I have for a while noticed a linguistic trend regarding the word "organic." In olden times it meant anything related to life. Then, some time ago, it became a reference to responsibly or "naturally" farmed produce. Now it can be used to mean anything, and take on any form the user wishes. Such as:
"I try to come up with my ideas organically."
"Are those pants organic?"
"I love Matisse, his lines are so organic."
"I'm healing from the flu organically."
"The flaws in your writing are too organic to be easily remedied."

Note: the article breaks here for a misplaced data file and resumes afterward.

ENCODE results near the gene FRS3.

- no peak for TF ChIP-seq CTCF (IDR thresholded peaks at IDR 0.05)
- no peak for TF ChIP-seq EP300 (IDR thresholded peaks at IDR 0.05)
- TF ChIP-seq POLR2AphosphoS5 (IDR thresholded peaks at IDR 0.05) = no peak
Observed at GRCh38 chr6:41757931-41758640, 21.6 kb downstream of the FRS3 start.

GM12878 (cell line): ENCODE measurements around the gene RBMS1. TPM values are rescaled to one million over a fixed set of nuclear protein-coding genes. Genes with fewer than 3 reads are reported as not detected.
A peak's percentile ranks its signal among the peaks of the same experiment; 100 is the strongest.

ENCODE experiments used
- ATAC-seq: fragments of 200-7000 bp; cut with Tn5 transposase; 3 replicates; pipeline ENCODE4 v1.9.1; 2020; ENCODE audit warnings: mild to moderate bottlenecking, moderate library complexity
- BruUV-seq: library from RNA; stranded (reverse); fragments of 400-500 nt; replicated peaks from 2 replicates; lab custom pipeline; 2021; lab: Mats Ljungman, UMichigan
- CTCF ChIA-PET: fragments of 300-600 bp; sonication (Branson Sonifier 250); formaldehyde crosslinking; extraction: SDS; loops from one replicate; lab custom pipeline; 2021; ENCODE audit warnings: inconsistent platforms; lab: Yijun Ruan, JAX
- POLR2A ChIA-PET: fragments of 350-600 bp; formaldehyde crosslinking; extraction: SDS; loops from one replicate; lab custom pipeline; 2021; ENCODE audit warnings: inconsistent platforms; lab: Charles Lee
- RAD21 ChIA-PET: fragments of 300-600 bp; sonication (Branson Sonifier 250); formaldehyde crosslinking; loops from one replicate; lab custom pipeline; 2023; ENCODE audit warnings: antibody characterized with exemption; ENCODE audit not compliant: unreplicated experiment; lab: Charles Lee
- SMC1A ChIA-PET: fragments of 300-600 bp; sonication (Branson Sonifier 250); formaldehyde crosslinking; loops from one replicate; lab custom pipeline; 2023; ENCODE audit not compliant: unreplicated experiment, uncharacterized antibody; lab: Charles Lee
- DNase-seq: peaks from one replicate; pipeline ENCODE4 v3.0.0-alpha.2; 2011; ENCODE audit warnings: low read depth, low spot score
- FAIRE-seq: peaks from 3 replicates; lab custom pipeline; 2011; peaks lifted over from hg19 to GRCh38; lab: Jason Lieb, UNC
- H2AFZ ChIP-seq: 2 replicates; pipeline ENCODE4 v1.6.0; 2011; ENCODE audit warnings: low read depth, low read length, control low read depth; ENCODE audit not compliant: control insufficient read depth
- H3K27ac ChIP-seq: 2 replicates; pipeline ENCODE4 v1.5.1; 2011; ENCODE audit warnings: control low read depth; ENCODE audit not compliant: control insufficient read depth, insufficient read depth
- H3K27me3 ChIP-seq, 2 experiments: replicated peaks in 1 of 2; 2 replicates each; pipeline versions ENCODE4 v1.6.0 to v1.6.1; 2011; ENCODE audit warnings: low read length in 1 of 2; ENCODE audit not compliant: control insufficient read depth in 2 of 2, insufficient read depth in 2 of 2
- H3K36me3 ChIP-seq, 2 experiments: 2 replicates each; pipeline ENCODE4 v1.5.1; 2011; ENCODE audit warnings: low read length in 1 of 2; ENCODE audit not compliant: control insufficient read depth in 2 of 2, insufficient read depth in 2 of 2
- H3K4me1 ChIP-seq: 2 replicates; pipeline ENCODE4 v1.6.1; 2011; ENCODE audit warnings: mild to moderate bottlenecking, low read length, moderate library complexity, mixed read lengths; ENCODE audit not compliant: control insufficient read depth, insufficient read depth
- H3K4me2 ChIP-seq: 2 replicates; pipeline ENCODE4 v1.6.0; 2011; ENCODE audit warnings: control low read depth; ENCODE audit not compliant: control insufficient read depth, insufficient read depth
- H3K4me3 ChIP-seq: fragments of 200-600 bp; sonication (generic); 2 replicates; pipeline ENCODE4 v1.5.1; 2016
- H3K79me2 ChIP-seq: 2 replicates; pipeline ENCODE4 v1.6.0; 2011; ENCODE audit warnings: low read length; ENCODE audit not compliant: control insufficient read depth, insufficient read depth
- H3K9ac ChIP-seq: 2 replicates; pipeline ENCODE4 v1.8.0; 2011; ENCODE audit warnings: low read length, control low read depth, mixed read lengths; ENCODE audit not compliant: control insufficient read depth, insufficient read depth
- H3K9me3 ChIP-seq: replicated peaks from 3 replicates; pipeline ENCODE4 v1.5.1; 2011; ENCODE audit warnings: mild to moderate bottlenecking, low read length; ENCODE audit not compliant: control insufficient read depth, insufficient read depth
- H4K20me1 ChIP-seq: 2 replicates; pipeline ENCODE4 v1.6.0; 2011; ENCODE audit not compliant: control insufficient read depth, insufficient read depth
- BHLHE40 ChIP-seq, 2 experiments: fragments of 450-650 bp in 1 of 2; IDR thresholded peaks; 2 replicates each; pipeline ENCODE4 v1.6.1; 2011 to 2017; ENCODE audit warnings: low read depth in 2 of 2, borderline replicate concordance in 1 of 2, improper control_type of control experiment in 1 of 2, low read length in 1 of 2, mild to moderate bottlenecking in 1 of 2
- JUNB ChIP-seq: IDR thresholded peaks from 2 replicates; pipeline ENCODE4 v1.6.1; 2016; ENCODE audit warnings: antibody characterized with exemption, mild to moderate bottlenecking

"It's an organic theory of history."
Organic has uses in such diverse realms as chemistry, biology, pathology, psychology, philosophy, law, architecture, fine arts, and history. More information about the 15 official uses of the word here.
It is my opinion that when the meaning of a word is completely dependent on the context in which it is used, it no longer has any meaning at all. And since I'm against the usage of words that have no meaning (unless I, myself, make it up and assign its meaning) I hereby announce my boycott of the word organic. I am a force to be reckoned with.
Jack has this to say about it:
"But you're white. What sort of food are you going to eat?"